Horizon Pharma: Why Rayos FDA Approval Seems Likely

Horizon Pharma

should hear good news from U.S. regulators Thursday about its rheumatoid arthritis drug Rayos. Full approval of the drug should be in the bag.

The only conceivable problem I see that could cause the U.S. Food and Drug Administration to reject Rayos would be an undisclosed manufacturing issue. Absent that, Rayos’ clinical data look fine. Rayos is also already approved in Europe, where it is sold under the brand name Lodotra.

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Perhaps the biggest risk to Horizon going into tomorrow’s FDA approval decision is the stock’s run from $4 to $7.50 over the past six weeks. That’s a big move ahead of a major catalyst and can often lead to a significant selloff once Rayos’ approval is announced. We’ve seen that story play out before, most recently with Vivus and Arena Pharmaceuticals.

Rayos is a delayed-release formulation of low-dose prednisone, a common steroid already well entrenched as a pain reliever used by patients with rheumatoid arthritis. Rayos is taken when a patient goes to bed. The drug’s proprietary outer layer dissolves slowly in the gut, releasing the active prednisone after four hours when patients need more pain relief.

Horizon’s FDA submission included a study showing Rayos achieves the same blood levels of low-dose prednisone compared to immediate release prednisone, except for the planned four-hour time delay.

Two phase III studies of Rayos were also submitted to FDA for approval review. The first study enrolled 288 rheumatoid arthritis patients, randomized to treatment with either Rayos (taken at bedtime) or immediate-release prednisone (taken in the morning) for 12 weeks. The study demonstrated that Rayos was superior to immediate-release prednisone in reducing the duration of morning stiffness associated with rheumatoid arthritis.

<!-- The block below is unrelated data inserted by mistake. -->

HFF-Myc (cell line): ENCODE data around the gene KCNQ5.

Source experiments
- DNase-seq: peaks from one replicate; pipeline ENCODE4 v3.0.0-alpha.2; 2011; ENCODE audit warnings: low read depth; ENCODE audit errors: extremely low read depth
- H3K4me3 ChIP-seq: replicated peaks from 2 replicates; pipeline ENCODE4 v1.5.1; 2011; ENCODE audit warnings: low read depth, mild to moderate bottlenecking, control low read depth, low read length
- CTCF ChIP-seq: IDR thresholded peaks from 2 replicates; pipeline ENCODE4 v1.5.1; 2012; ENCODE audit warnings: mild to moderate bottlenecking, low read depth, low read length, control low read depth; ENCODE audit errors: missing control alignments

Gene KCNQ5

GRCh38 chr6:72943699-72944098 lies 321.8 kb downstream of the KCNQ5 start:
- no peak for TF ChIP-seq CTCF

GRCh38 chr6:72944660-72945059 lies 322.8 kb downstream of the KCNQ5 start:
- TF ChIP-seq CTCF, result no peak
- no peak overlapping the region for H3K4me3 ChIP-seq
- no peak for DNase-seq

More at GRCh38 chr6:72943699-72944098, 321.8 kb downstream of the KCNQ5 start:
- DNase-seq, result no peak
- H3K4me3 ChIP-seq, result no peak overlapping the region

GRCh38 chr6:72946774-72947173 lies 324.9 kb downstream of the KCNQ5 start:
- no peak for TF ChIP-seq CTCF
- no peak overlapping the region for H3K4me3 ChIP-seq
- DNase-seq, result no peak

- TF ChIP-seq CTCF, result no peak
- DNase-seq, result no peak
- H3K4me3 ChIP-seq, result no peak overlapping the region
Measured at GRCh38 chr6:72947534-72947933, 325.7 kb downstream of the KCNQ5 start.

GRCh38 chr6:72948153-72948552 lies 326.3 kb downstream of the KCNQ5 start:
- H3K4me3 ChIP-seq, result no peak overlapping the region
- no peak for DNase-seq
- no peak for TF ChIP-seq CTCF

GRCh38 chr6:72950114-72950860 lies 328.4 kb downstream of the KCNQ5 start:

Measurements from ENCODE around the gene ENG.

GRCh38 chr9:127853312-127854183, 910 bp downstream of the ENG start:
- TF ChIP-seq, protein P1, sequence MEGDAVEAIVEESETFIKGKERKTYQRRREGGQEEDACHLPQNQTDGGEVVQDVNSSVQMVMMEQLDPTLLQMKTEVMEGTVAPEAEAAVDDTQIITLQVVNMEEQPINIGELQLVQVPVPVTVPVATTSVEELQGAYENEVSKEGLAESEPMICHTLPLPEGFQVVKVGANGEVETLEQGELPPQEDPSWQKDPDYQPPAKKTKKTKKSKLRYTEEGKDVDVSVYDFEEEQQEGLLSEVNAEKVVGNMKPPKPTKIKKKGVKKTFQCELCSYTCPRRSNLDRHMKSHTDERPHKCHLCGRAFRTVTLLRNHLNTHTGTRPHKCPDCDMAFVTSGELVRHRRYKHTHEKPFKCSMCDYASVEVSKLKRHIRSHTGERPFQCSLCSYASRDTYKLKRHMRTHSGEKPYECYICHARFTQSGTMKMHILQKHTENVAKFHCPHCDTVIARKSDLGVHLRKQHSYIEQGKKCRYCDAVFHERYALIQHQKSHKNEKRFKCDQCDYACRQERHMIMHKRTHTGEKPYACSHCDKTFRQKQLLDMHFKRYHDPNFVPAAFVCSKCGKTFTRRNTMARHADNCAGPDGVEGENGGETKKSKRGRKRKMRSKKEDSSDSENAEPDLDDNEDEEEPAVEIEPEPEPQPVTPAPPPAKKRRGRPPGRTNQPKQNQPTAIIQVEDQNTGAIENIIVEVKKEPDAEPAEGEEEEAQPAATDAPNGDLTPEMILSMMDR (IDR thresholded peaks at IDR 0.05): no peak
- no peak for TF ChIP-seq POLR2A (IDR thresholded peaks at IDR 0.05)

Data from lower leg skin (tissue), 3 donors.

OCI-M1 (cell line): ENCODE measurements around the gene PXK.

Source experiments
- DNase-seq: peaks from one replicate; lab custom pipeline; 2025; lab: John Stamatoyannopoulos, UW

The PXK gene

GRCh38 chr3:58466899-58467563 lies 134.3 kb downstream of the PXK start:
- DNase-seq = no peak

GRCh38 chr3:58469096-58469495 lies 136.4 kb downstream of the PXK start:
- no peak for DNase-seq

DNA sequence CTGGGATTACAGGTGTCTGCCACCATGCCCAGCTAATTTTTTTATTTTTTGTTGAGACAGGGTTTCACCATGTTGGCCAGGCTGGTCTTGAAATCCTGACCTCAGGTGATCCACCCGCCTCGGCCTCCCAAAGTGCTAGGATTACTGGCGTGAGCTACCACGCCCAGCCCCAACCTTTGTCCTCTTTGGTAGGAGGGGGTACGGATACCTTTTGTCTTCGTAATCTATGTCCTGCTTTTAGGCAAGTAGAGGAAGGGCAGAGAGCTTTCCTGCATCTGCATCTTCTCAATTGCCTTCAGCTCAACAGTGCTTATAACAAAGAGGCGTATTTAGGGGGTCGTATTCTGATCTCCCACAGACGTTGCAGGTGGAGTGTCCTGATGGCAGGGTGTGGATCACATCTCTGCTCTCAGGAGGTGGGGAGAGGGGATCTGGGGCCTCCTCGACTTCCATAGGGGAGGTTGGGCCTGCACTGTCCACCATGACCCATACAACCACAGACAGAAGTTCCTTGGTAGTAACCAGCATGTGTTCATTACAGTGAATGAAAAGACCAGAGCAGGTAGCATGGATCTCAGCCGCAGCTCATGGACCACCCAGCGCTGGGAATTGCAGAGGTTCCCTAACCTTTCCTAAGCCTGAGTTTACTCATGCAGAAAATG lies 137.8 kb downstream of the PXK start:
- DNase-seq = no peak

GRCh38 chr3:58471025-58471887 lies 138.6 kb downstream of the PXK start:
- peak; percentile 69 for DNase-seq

The mean change in morning stiffness of joints from baseline was 23 percent in Rayos-treated patients compared to 0.4 percent for patients treated with immediate-release prednisone. The result was statistically significant.

ACR20 response rates — percentage of patients achieving a 20 percent improvement in swollen joints — were reported to be similar between Rayos and immediate-release prednisone.

The second, phase III study, enrolling 350 rheumatoid arthritis patients, showed a statistically significant improvement in ACR20 response rate favoring Rayos (48.5 percent) compared to a placebo (28.6 percent). Rayos’ response rates were also superior to placebo when measured by more stringent ACR50 and ACR70 criteria, although only ACR50 was statistically significant.

If approved, Horizons’ challenge will be to convince doctors to prescribe Rayos instead of cheap, generic prednisone that costs pennies per pill. Lodotra sales in Europe have been slow, although the drug is still in the early phases of its commercial launch.

Zalicus is also developing a special formulation of prednisone for rheumatoid arthritis pain relief. Results from a mid-stage study are expected this quarter.

Also on Thursday, Amarin is expected to hear from FDA on an approval decision for its prescription fish-oil pill Vascepa.

—By TheStreet.com’s Contributor Adam Feuerstein

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